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What are phrasal verbs?

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A phrasal verb is a verb that has two or more words.

They are basically made of a verb and a particle.

For example:

Turn up means increase volume: Turn up the radio, I love this song!

Call off means cancel: They called off the football game because of the bad weather.

Take back means return: I need to take back these books to the library.

Changing Participles

Changing the participle used with a verb totally changes its meaning.

Keep on means continue: He kept on working after everyone else went home.

Keep out means prevent from entering: Please keep out of my bedroom.

Keep up means stay on schedule: I found it hard to keep up with my friends when we all went jogging.

Splitting Phrasal Verbs

Some phrasal verbs may be split i.e. the object of the sentence can come after the phrasal verbs or in-between the two parts. This does not change its meaning.

I gave away some old books to a charity store.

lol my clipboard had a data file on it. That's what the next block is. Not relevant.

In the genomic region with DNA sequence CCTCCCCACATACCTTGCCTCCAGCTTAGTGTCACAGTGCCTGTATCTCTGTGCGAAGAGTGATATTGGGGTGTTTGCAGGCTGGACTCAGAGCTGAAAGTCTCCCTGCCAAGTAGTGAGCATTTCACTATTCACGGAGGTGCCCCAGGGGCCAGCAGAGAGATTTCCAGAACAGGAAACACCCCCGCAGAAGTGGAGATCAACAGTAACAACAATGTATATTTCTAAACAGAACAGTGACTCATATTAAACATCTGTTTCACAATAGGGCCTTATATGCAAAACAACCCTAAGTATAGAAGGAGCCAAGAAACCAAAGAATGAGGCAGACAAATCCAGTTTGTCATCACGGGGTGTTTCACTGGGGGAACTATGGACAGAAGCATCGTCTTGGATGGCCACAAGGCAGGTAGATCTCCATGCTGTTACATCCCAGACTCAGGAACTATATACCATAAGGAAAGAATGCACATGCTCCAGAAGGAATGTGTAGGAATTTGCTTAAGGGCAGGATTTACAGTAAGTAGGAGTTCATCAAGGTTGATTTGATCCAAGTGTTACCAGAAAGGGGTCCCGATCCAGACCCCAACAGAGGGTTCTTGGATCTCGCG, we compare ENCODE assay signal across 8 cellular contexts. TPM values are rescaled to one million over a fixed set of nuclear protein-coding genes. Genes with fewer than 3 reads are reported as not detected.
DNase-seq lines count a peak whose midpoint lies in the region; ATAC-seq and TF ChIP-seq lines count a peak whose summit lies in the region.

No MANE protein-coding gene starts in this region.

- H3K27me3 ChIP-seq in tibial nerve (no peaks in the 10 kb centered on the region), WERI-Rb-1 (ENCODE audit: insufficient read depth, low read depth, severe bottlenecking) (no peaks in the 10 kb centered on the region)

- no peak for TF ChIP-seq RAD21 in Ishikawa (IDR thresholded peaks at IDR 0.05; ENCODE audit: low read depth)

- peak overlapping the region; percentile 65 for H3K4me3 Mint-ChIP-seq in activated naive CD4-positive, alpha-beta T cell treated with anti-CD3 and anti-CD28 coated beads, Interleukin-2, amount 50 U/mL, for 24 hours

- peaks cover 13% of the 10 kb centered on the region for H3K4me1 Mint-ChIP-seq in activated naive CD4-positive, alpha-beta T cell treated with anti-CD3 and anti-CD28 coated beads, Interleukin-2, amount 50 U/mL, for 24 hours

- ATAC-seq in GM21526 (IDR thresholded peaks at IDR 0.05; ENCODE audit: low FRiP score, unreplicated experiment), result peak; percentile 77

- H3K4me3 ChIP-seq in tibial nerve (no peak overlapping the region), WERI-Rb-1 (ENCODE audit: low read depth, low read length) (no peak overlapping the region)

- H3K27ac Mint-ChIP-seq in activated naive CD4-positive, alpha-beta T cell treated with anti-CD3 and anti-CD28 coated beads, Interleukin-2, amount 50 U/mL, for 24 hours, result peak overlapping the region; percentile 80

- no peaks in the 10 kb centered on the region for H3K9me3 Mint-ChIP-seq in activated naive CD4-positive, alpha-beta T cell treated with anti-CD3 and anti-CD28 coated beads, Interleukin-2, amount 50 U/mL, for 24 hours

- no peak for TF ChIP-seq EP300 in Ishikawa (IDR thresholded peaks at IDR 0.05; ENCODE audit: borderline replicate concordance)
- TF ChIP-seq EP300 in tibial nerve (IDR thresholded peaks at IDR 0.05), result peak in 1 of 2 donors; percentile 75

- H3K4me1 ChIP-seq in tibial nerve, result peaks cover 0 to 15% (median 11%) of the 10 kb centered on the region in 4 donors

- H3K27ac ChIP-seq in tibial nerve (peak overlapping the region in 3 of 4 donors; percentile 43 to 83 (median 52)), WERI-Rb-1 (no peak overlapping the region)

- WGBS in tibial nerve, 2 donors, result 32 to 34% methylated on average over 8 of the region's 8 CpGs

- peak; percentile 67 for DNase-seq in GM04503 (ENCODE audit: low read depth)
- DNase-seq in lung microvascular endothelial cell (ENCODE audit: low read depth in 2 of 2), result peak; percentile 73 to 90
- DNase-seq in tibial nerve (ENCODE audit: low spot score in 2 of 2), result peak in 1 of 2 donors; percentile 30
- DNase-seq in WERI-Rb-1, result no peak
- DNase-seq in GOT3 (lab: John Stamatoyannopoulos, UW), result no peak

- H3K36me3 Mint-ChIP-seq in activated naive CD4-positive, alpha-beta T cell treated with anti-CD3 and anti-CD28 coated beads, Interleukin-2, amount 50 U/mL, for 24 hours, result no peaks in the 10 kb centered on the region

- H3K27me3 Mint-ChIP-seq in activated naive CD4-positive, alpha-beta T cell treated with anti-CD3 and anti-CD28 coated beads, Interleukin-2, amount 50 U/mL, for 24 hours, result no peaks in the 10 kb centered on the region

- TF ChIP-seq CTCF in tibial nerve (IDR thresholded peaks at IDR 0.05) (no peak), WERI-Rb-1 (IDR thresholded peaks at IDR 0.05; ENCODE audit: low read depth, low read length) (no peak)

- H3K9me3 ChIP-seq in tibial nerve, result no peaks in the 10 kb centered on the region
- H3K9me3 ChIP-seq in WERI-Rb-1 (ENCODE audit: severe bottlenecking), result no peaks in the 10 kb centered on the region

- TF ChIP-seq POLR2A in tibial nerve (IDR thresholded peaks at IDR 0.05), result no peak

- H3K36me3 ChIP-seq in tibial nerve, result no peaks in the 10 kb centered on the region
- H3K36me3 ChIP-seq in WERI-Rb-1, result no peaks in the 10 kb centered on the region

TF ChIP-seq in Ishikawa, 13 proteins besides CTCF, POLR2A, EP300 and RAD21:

I gave some old books away to a charity store.

Other phrasal verbs cannot be split. For example: My alarm goes off at 6am, is correct, but, My goes alarm off at 6am, is not.

Phrasal verbs are very common particularly in casual English. Let's test your knowledge - complete these sentences with the correct phrasal verb.

  • 1) (Force entry) Somebody broke ___ to my neighbour's place last night and stole his TV.

  • 2) (Lose) My hair started to fall ___ when I was only 21.

  • 3) (Remove) I ___ off my clothes and jumped into the lake.

  • 4) (Consult/Research) We looked ___ the information online.

  • 5) (Fall asleep) I'm worried I will nod __ if it's boring.

  • 6) (Reduce) My doctor told me to cut ___ the amount of fat I eat.

  • 7) (Make tired) All that gardening has worn me ___.

  • 8) (Continue) She kept ___ working after everyone else finished.

  • 9) (Pay debt) Let's settle ___ the bill now.

  • 10) (Vomit) You will throw ___ if you drink too much beer.